Her Majesty's Most Loyal Opposition (United Kingdom)

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Her Majesty's Most Loyal Opposition, or the Official Opposition, in the United Kingdom is led by the Leader of the Opposition. This is usually the political party with the second-largest number of seats in the House of Commons, as the largest party will usually form Her Majesty's Government. Since May 2010, the Official Opposition has been the Labour Party, currently led by Jeremy Corbyn.


The phrase His Majesty's Opposition was coined in 1826, before the advent of the modern two-party system, when Parliament consisted more of interests, relationships and factions rather than the highly coherent political parties of today (although the Whigs and Tories were the two main parties). The phrase was originally coined in jest; in attacking Foreign Secretary, George Canning, in the House of Commons, John Hobhouse said jokingly, "It is said to be hard on His Majesty's Ministers to raise objections of this character but it is more hard on His Majesty's Opposition to compel them to take this course."

The phrase was widely welcomed and has been in use ever since.

Opposition days

Whilst most days in the House of Commons are set aside for government business, twenty days in each session are set aside for opposition debates. Of these days, seventeen are at the disposal of the Leader of the Opposition and three can be used by the leader of the smaller, or Tertiary, opposition party (for most recent history this has been the Liberal Democrats, though currently they have been replaced by the Scottish National Party).[1]

Although the Opposition has no more formal powers in setting the Parliamentary agenda, in reality they have a certain influence through a process known as the usual channels.[1]

Leader of the Opposition

The Leader of Her Majesty's Most Loyal Opposition is often seen as the Prime Minister-in-waiting; as well as his salary as an MP, he or she receives a statutory salary and perquisites like those of a cabinet minister, including appointment as a Privy Councillor. Since 1915, the Leader of the Opposition has, like the Prime Minister, always been a member of the House of Commons. Before that a member of the House of Lords sometimes took on the role, although often there was no overall Leader of the Opposition.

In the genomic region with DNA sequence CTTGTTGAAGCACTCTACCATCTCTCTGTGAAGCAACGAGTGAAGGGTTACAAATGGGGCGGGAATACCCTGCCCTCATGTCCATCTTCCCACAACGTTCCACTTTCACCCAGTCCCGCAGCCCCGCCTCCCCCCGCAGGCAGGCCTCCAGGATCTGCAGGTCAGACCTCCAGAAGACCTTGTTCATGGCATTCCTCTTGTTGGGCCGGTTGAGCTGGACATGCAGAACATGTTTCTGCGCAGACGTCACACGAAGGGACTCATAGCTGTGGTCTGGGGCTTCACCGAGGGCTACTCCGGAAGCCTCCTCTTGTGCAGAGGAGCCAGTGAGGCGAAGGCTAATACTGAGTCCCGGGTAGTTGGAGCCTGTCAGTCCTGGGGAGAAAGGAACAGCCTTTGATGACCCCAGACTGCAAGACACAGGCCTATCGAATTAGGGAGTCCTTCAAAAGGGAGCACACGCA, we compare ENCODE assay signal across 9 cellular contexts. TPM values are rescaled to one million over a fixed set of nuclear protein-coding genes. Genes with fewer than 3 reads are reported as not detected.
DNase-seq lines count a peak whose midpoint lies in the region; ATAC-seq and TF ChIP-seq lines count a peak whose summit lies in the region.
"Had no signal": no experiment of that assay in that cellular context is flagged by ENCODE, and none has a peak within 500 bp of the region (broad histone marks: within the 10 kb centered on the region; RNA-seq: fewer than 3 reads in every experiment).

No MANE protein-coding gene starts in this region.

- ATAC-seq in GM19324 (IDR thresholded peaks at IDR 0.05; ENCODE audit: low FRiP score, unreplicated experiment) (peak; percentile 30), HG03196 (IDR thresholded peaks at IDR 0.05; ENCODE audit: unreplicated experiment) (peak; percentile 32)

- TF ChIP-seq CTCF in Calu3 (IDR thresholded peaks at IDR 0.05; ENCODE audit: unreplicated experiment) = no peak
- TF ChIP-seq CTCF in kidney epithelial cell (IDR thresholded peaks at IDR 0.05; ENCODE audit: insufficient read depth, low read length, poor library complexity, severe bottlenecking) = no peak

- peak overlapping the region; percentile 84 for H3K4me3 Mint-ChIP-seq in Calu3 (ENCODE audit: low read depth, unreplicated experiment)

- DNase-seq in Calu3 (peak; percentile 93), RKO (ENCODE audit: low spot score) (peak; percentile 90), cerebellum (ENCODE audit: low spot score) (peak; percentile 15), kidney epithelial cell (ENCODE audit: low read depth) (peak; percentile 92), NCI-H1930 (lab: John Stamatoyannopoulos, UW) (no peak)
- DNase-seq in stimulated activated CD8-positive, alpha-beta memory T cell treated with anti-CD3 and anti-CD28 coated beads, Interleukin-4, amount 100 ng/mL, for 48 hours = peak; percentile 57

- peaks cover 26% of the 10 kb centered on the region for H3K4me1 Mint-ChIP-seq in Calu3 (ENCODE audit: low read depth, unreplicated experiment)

Although there has never been a dispute as to who holds the position, under the Ministerial and other Salaries Act 1975, the Speaker’s decision on the identity of the Leader of the Opposition is final.[1]

Ministers' Questions

Prime Minister's Questions

The most public parliamentary function of the Leader of the Opposition is Prime Minister's Questions (PMQs), currently a 30-minute session held on Wednesday at 12 PM when Parliament is sitting. The Leader of the Opposition has six questions, which s/he sometimes splits into two sets. Other backbench opposition MPs also have the right to question the Prime Minister; they are selected either through a ballot, or by "catching the Speaker's eye". By convention, other Shadow Cabinet members do not question the Prime Minister at PMQs, except when standing-in for the Leader.

Other Ministers' Questions

Every government department is subjected to questions in the House of Commons and the House of Lords. As with PMQs, the official opposition spokesmen are allocated a number of questions, and in addition backbench MPs are free to ask questions. In the House of Lords, opposition spokespeople also question the government. This is one of the reasons why every government department (and opposition shadow department) has at least one member of parliament and one peer in it.


As is usual with Westminster systems, and other statutory assemblies and councils in the UK, the government and its supporters sit to the Speaker's right, whilst the Opposition parties sit to his/her left.[2] Currently, members from the Conservative party sit to the Speaker's right, and members from the Labour Party sit on the main left bench, which is where the main opposition party sit. The second main opposition bench is where the third largest party sits, in this case the SNP. The back of this bench is where other minor parties sit, such as the Liberal Democrats, Democratic Unionist Party, Plaid Cymru, UKIP and The Green Party.

See also

Notes and references

  1. 1 2 3 Standard Note:SN/PC/3910 UK Parliament, 8 February 2006, accessed 5 May 2010
  2. Opposition BBC News, 19 January 2006, accessed 3 June 2006
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